HN Books @HNBooksMonth

The best books of Hacker News.

Hacker News Comments on
Power, Sex, Suicide: Mitochondria and the Meaning of Life

Nick Lane · 7 HN comments
HN Books has aggregated all Hacker News stories and comments that mention "Power, Sex, Suicide: Mitochondria and the Meaning of Life" by Nick Lane.
View on Amazon [↗]
HN Books may receive an affiliate commission when you make purchases on sites after clicking through links on this page.
Amazon Summary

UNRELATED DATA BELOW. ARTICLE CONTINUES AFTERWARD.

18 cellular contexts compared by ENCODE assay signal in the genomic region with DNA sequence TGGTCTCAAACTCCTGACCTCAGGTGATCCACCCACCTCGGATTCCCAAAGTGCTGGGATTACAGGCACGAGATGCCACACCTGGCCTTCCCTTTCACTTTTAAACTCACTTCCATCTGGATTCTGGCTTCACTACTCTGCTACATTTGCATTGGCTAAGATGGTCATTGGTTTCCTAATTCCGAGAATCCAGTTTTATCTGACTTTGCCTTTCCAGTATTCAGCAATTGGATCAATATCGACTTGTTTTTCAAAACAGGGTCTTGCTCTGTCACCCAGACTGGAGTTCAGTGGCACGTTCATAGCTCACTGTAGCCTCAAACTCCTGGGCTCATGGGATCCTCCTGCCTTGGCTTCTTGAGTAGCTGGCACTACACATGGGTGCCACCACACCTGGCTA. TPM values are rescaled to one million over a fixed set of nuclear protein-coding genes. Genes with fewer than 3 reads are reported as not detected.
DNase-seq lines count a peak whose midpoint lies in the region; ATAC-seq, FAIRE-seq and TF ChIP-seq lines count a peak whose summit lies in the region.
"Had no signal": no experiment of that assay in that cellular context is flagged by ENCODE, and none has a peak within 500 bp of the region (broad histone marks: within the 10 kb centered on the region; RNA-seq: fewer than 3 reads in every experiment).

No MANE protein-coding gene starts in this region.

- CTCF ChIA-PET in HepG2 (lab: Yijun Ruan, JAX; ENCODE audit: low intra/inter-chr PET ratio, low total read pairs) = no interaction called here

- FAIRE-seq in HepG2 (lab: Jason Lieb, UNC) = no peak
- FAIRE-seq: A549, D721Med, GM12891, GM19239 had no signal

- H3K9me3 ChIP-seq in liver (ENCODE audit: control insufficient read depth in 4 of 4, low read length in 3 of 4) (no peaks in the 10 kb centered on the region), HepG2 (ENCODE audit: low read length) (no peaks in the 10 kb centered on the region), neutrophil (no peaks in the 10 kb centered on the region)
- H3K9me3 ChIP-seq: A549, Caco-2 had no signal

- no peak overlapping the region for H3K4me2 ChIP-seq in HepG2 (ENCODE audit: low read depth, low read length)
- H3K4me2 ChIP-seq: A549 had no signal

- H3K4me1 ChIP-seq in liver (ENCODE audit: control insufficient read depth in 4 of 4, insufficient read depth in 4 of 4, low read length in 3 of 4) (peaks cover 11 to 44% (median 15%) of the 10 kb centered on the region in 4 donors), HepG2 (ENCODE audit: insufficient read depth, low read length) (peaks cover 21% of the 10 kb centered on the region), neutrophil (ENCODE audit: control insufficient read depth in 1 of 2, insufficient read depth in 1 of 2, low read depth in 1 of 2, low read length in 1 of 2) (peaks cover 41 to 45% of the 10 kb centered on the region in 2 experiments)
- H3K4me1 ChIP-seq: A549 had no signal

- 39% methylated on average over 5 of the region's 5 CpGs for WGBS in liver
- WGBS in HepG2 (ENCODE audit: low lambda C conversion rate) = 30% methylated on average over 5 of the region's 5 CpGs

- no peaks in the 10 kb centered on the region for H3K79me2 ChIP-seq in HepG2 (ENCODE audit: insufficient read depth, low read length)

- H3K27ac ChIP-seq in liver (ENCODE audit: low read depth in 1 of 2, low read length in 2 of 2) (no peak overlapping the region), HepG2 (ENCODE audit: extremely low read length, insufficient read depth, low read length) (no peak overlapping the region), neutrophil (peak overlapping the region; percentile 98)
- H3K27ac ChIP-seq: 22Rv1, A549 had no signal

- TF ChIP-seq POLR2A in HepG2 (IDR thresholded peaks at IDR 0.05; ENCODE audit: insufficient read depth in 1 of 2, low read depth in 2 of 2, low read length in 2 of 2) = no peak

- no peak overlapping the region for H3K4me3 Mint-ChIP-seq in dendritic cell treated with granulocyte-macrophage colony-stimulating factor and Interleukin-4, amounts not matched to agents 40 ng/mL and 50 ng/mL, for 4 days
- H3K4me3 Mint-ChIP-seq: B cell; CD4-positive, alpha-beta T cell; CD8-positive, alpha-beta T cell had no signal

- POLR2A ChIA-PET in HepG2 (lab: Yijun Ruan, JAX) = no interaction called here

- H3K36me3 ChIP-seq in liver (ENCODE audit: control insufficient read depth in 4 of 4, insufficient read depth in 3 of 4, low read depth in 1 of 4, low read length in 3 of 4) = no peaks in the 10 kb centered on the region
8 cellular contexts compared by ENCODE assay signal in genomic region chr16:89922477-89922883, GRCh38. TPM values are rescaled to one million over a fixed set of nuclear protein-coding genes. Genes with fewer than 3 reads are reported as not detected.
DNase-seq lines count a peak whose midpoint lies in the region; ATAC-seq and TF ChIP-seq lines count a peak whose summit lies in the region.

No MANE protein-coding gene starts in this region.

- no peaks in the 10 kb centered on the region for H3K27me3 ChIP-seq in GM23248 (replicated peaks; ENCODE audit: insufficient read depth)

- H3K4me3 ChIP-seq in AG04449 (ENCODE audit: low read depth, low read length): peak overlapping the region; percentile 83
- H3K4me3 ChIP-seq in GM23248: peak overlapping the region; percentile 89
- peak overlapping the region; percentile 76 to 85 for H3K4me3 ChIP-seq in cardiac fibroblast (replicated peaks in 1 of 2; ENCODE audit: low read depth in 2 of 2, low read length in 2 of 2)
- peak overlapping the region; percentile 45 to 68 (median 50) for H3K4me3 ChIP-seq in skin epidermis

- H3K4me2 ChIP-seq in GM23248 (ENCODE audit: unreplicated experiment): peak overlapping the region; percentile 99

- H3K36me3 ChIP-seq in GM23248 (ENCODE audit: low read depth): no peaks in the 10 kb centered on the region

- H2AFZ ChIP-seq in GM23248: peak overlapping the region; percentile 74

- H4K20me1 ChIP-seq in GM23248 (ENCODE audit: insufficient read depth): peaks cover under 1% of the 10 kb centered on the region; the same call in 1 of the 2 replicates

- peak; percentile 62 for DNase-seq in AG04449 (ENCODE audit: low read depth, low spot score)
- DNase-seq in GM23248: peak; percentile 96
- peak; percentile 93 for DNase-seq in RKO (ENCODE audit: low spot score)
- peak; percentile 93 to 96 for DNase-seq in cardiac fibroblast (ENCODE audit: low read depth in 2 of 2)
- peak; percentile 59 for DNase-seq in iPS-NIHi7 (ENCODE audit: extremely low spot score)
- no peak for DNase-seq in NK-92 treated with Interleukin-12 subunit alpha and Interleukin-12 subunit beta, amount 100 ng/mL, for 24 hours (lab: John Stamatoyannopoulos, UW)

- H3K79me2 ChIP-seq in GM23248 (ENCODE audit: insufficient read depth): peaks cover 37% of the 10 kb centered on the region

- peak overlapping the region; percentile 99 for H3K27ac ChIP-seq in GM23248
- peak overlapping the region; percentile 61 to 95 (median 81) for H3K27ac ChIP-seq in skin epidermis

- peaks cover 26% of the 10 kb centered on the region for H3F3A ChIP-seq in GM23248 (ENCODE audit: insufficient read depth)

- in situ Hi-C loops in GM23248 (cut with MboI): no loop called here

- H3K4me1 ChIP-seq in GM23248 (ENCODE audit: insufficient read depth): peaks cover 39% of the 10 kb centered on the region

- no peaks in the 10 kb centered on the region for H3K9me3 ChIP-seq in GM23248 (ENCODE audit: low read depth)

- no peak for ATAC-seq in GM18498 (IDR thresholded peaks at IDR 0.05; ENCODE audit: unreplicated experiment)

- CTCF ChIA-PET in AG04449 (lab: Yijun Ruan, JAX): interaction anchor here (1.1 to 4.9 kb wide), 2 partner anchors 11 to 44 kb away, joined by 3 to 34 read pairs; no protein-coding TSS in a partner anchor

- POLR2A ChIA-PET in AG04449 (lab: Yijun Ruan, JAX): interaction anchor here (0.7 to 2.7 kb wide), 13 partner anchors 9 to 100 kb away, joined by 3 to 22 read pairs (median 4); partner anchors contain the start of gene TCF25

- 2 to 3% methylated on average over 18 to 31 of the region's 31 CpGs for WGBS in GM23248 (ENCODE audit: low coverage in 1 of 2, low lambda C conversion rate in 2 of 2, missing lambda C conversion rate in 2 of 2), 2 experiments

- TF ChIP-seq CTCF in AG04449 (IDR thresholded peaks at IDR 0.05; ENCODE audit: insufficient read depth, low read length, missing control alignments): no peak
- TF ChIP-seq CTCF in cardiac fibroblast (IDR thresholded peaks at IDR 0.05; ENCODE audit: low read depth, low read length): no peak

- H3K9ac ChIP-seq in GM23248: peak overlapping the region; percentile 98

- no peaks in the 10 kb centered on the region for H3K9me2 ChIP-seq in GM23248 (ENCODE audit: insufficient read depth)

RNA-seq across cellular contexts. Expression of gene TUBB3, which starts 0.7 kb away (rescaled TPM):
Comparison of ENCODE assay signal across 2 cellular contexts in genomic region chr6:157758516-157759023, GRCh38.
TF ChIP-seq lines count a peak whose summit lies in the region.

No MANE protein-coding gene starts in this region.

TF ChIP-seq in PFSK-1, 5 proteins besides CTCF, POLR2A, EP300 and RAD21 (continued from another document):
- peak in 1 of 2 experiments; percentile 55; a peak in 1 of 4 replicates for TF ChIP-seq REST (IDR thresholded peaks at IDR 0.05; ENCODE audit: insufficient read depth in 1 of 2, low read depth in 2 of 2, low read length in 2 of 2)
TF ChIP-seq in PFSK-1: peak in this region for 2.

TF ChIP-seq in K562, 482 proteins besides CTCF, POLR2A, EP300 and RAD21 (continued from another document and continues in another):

If it weren't for mitochondria, scientists argue, we'd all still be single-celled bacteria. Indeed, these tiny structures inside our cells are important beyond imagining. Without mitochondria, we would have no cell suicide, no sculpting of embryonic shape, no sexes, no menopause, no aging. In this fascinating and thought-provoking book, Nick Lane brings together the latest research in this exciting field to show how our growing insight into mitochondria has shed light on how complex life evolved, why sex arose (why don't we just bud?), and why we age and die. These findings are of fundamental importance, both in understanding life on Earth, but also in controlling our own illnesses, and delaying our degeneration and death. Readers learn that two billion years ago, mitochondria were probably bacteria living independent lives and that their capture within larger cells was a turning point in the evolution of life, enabling the development of complex organisms. Lane describes how mitochondria have their own DNA and that its genes mutate much faster than those in the nucleus. This high mutation rate lies behind our aging and certain congenital diseases. The latest research suggests that mitochondria play a key role in degenerative diseases such as cancer. We also discover that mitochondrial DNA is passed down almost exclusively via the female line. That's why it has been used by some researchers to trace human ancestry daughter-to-mother, to "Mitochondrial Eve," giving us vital information about our evolutionary history. Written by Nick Lane, a rising star in popular science, Power, Sex, Suicide is the first book for general readers on the nature and function of these tiny, yet fascinating structures.